Your proper firing order will need to be correct. If not, then this can cause a no-start condition. Especially if multiple cylinders are mixed up. One quick way to start off with is to just pull a plug wire or coil and ground it out against the engine. This way, you can physically see the spark if it is firing.

As we mentioned earlier in the timing section, ignition timing has to be set correctly for the engine to start. Depending on the application, this can be done manually or some need the use of tuning or a computer to do this task. Now we do want to mention that there are other things to factor into the “no start” condition. This can include some of the following items below:

  • Battery- Low battery voltage is one of the electrical system's first things to look for. A good rule of thumb here is 12.5V or higher, to begin with.
  • Engine Compression- If your engine compression is low, this can hinder the engine from starting and running properly.
  • Starter- The starter system includes your battery cables, ignition solenoid, and the starter; all need to be checked out for proper operation.
  • Aftermarket Ignition Systems-Aftermarket ignition systems usually run in series through the factory ignition system to enhance them. One quick thing to do here is temporarily remove this from the system to eliminate this as the issue.
  • Other Electrical Components (Fuses, Wiring, PCM, etc.)- Go over all fuses and relays to ensure no opens or popped fuses and that all relays are in working order. This can also include items like a neutral safety switch on automatic cars, and a clutch pedal position switch for manual applications.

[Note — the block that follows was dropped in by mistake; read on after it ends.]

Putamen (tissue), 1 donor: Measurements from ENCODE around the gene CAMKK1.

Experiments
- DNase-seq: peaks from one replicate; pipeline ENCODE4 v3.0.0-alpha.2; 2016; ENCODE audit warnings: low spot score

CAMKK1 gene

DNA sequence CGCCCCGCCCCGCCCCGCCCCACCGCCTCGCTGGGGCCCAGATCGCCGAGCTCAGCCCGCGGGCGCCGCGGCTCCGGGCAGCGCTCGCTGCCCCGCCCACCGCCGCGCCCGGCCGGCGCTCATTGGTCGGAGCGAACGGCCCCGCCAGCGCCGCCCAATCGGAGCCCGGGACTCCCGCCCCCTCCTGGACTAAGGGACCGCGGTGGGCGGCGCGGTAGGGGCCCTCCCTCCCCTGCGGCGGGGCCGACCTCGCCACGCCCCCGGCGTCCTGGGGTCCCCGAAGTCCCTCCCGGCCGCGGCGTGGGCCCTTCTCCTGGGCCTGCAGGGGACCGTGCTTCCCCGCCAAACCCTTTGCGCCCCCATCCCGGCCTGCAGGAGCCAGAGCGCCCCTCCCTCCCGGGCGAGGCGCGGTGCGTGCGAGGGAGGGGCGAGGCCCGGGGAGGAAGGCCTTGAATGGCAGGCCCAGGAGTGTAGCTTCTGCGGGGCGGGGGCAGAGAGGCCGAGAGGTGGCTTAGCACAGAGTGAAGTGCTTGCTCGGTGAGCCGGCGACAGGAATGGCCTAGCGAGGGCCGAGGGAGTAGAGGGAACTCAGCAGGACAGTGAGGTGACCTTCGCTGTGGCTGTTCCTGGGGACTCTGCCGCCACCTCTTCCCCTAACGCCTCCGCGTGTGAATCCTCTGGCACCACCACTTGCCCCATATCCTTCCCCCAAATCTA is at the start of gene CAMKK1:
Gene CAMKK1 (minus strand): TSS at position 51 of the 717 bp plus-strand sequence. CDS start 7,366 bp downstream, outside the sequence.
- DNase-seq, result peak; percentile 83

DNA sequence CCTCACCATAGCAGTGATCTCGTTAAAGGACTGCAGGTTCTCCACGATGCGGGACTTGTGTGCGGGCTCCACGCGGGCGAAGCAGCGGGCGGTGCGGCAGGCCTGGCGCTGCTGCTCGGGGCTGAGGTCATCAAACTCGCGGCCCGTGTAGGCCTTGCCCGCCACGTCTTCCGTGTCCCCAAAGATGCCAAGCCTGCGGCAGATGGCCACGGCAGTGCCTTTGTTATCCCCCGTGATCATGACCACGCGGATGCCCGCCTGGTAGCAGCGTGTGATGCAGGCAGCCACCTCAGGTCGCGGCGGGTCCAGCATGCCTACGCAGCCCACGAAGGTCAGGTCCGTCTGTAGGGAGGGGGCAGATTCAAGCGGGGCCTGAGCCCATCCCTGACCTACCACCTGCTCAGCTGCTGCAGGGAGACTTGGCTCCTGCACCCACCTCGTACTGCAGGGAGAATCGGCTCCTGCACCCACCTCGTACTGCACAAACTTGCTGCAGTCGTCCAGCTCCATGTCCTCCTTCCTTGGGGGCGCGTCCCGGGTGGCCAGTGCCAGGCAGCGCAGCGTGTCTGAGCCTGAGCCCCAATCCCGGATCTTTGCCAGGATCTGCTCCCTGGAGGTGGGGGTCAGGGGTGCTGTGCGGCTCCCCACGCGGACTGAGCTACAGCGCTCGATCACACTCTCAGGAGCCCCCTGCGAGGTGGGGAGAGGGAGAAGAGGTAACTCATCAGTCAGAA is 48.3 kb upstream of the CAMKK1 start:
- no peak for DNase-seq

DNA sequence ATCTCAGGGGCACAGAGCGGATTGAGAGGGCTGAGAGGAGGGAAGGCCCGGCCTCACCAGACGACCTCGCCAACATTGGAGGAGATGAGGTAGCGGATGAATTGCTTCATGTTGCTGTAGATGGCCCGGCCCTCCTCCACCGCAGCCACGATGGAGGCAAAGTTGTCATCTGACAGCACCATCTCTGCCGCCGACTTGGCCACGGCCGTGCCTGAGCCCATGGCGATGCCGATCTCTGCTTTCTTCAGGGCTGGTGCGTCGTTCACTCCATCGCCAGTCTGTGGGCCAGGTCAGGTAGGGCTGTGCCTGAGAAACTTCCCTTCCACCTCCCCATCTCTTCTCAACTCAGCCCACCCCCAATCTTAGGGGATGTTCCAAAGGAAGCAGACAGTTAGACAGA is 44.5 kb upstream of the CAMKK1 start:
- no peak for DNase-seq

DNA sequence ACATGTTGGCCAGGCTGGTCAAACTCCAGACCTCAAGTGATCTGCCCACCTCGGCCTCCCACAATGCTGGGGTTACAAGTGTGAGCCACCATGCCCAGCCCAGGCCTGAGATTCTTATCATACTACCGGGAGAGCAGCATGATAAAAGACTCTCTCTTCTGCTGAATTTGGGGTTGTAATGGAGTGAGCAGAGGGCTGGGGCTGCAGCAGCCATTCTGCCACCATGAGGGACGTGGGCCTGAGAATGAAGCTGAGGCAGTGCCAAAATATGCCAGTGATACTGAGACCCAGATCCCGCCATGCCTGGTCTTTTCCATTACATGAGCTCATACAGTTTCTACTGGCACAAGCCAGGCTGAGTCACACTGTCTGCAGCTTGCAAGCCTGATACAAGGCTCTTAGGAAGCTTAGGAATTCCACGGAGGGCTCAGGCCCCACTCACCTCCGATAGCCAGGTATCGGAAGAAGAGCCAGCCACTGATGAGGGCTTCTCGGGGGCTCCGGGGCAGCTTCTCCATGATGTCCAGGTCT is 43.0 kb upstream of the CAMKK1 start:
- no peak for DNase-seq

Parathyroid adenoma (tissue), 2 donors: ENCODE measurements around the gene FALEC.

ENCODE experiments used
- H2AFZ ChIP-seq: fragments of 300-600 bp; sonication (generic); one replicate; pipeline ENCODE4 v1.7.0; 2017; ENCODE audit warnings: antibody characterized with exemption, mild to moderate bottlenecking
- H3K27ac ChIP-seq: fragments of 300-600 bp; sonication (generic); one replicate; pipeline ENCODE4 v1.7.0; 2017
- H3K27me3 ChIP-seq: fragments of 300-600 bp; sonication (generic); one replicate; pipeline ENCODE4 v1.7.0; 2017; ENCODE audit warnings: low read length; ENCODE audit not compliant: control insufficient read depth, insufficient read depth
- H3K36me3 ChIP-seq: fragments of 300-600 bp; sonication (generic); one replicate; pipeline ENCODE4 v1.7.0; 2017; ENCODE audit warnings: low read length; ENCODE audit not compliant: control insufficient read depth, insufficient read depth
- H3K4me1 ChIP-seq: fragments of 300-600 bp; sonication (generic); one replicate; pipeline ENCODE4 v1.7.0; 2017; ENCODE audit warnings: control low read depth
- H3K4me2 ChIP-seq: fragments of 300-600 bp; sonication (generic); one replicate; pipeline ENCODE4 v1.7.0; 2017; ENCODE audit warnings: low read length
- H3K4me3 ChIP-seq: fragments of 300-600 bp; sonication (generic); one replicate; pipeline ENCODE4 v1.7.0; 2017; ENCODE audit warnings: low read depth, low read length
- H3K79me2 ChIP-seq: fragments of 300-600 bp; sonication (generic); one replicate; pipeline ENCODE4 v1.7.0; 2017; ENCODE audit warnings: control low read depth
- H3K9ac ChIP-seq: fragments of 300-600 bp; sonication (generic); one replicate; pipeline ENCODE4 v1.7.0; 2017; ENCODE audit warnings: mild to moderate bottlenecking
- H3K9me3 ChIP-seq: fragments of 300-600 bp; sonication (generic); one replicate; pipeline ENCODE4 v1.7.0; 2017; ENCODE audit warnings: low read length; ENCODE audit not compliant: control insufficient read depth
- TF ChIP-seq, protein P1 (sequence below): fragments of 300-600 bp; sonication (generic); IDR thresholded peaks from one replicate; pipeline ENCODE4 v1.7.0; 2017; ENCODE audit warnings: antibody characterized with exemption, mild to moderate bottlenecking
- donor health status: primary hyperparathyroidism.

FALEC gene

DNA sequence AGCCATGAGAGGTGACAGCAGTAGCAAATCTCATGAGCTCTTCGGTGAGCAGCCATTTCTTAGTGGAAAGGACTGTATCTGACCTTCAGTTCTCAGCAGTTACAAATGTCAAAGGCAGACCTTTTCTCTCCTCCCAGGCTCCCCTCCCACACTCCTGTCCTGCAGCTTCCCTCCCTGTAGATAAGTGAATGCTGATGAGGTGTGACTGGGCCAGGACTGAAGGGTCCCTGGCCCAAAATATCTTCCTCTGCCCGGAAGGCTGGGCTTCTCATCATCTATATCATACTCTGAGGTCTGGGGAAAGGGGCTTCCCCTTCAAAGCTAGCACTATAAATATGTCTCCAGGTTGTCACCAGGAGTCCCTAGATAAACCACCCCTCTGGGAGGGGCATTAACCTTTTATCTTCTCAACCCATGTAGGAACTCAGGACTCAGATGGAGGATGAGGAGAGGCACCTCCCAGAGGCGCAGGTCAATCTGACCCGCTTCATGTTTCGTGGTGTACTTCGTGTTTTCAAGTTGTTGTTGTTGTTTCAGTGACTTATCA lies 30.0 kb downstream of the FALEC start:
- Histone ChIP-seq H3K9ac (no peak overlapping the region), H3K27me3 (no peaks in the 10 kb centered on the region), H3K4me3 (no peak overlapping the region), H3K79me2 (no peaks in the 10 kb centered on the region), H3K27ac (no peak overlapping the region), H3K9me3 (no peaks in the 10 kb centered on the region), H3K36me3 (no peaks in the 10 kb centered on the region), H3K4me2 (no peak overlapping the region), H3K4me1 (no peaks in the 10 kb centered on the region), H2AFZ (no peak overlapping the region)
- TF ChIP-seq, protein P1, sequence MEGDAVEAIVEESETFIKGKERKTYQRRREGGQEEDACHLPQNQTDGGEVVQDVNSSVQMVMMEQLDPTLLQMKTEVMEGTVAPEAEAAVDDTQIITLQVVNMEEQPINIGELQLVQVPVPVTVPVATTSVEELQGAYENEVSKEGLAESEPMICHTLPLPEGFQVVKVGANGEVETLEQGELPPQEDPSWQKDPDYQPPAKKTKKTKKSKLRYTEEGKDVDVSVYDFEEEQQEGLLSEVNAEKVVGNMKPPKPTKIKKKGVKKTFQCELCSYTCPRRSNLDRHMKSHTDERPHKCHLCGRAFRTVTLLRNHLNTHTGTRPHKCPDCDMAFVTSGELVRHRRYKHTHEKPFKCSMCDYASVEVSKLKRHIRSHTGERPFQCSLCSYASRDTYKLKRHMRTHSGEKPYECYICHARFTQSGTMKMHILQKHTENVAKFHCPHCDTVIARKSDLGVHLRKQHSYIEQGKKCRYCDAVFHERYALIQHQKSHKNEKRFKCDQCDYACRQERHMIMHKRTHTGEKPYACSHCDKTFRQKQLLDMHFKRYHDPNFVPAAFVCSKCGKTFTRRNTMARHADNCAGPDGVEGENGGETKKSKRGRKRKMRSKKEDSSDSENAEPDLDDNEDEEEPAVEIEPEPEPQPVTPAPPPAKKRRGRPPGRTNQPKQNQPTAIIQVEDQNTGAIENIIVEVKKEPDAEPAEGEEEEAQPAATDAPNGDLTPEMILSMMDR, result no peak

• Ignition Switch-The ignition switch inside of the car is one common issue on a lot of Mustangs. Check over the switch and associated wiring to ensure there are no issues at hand.
  • Exhaust (Possible Clogs/Restrictions)- Inspect the catalytic convertors to ensure there are no obvious restrictions here.
  • Grounds- Dirty ground cables and cable ends are a common problem with any vehicle. If the ground side is not making contact, starting issues can happen due to this.
  • Ignition Coils- The ignition coil is integral to any ignition system. If this is not working, then the spark can be affected.
  • TFI Module (If Equipped)- The TFI module found on some of the Fox Body Mustangs is a known culprit for causing no-start issues. There is no real repair for these other than to replace them. Heat is the number one killer of these modules.

Just to give a quick recap, this is a basic guide for things to look over. This will not be the same for every year of Mustang, but overall, these are the places we would recommend to start with. We at LMR hope this checklist has better helped you diagnose your issue and can get you back on the road!

Thumbnail image of the author of this article, Jay Walling.

About the Author

Jay has written content for Late Model Restoration for over 10 years, producing over 120 articles. Jay has an extensive 25-plus-year background in automotive and is a certified Ford Technician. Read more...